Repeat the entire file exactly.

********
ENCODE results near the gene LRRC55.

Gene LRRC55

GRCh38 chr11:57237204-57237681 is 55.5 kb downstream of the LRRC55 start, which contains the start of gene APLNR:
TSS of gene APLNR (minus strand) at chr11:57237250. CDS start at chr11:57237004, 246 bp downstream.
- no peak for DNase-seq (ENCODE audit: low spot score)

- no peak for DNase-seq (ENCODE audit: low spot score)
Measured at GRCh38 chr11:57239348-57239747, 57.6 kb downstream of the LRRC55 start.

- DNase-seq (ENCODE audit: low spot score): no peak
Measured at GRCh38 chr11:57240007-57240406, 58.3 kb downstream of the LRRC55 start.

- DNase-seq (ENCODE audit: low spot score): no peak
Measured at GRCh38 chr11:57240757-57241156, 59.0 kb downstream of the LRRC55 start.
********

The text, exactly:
ENCODE results near the gene LRRC55.

Gene LRRC55

GRCh38 chr11:57237204-57237681 is 55.5 kb downstream of the LRRC55 start, which contains the start of gene APLNR:
TSS of gene APLNR (minus strand) at chr11:57237250. CDS start at chr11:57237004, 246 bp downstream.
- no peak for DNase-seq (ENCODE audit: low spot score)

- no peak for DNase-seq (ENCODE audit: low spot score)
Measured at GRCh38 chr11:57239348-57239747, 57.6 kb downstream of the LRRC55 start.

- DNase-seq (ENCODE audit: low spot score): no peak
Measured at GRCh38 chr11:57240007-57240406, 58.3 kb downstream of the LRRC55 start.

- DNase-seq (ENCODE audit: low spot score): no peak
Measured at GRCh38 chr11:57240757-57241156, 59.0 kb downstream of the LRRC55 start.